The only assignment of error now asserted challenges the legality of Clopton's conviction of and sentence for the crime of attempted murder.

Pennsylvania statutes contain two provisions specifically dealing with the crime of attempted murder. The Act of June 24, 1939, P. L. 872, § 710, 18 P.S. § 4710, the

[ 447 Pa. Page 4]

    basis of one of the indictments of which Clopton was acquitted, prohibits "assaults with intent to kill". This statute provides that: "Whoever administers, or causes to be administered by another, any poison or other destructive thing or stabs, cuts or wounds any person, or by any means causes any person bodily injury, dangerous to life, with intention to commit murder, is guilty of felony . . . ." This statute was clearly inapposite herein since the superficial injuries (ones certainly not dangerous to life) sustained by Riner were not inflicted with the intent to commit murder, but merely to force him to the place where such a homicidal wound could be inflicted.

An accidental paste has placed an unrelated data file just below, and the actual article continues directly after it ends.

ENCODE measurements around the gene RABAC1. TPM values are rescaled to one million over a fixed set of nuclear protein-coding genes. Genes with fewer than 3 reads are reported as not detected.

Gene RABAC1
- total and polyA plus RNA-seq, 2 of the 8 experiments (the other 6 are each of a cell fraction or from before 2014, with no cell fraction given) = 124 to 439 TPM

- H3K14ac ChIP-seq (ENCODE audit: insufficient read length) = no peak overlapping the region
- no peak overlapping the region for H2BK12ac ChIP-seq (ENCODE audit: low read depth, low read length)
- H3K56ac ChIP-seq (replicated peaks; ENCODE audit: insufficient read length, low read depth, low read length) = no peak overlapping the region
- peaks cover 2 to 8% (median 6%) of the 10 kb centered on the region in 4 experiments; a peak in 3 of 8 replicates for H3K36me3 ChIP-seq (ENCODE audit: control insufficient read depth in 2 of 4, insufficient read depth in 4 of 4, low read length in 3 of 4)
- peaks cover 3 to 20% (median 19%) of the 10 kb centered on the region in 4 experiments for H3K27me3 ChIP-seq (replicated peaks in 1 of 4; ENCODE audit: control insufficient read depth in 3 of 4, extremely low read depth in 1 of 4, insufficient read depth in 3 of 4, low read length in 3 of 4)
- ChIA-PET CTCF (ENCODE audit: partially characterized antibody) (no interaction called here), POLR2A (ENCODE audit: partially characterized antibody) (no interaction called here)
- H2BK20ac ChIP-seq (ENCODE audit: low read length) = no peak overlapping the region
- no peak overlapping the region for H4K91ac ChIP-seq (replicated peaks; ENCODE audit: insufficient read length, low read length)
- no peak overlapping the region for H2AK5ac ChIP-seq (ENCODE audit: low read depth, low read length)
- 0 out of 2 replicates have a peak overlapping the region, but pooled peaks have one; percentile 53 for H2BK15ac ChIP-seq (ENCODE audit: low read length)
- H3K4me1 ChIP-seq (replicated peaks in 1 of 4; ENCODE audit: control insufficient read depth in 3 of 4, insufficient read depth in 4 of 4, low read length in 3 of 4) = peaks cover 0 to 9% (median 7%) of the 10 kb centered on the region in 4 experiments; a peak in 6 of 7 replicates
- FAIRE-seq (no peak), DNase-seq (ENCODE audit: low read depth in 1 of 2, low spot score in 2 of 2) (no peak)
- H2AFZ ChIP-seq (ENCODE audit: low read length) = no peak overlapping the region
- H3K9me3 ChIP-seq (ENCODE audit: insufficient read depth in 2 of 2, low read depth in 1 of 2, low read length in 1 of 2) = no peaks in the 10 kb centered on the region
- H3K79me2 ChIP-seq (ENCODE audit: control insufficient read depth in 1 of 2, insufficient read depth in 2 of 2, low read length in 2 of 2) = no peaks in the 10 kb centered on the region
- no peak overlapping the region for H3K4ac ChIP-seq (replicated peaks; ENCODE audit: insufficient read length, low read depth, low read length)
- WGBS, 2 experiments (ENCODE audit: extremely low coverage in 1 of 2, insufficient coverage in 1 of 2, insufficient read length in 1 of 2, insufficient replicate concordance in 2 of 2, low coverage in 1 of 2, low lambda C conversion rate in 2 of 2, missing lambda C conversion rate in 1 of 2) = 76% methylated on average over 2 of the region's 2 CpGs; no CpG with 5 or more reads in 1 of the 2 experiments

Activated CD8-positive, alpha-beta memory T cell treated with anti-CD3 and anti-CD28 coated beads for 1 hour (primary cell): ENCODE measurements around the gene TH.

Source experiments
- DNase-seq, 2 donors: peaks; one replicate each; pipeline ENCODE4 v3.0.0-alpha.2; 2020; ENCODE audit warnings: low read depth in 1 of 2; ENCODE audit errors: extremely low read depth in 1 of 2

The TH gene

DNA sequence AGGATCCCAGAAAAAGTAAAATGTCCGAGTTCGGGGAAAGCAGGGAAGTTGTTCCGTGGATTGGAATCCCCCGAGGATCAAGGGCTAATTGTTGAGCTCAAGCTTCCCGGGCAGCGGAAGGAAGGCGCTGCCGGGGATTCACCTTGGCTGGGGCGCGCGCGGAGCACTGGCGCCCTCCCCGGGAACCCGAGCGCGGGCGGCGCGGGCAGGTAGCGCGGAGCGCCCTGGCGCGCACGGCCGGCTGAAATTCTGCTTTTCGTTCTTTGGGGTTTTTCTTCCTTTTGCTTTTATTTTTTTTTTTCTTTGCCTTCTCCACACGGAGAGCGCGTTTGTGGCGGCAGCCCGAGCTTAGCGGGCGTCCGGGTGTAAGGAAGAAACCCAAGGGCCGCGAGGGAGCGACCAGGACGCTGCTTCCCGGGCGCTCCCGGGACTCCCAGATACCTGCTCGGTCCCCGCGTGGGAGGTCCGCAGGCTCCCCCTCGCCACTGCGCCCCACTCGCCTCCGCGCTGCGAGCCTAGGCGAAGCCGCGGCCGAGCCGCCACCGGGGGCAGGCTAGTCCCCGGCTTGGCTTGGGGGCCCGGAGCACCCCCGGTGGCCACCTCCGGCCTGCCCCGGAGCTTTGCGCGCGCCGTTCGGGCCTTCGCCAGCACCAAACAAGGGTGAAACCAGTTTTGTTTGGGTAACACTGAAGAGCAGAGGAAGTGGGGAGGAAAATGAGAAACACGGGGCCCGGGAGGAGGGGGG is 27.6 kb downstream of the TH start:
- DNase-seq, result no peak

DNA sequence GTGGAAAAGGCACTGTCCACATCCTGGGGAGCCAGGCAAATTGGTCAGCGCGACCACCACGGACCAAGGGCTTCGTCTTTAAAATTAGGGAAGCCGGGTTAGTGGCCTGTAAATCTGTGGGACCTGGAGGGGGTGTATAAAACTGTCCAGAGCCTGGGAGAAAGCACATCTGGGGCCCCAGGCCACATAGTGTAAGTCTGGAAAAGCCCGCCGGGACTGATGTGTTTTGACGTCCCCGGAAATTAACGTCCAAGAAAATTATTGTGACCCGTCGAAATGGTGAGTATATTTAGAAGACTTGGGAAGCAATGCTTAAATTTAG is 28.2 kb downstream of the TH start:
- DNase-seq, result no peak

The other statutory provision is entitled "Attempts with intent to kill", Act of June 24, 1939, P. L. 872 § 711, 18 P.S. § 4711 (hereinafter 18 P.S. § 4711). This section punishes, as a felon: "Whoever attempts to administer any poison or other destructive thing, or attempts to cut or stab or wound, or shoots at any person, or, by drawing a trigger or in any other manner, attempts to discharge any kind of loaded arms at any person, or attempts to drown, suffocate or strangle any person, with intent to commit the crime of murder, although no bodily injury is effected. . . ." Maximum penalty under the statute is seven years imprisonment. To violate this provision when a gun is the criminal instrumentality, the accused must have actually pulled the trigger, and one who stops as he is preparing to shoot, even with the requisite specific intent, cannot be validly convicted under this section of the statute.*fn2 Thus the

[ 447 Pa. Page 5]

    classic cases under the statute, involving a gun, are where the would-be slayer draws the trigger with the requisite intent only to have the weapon misfire, or where he actually shoots but entirely misses his target.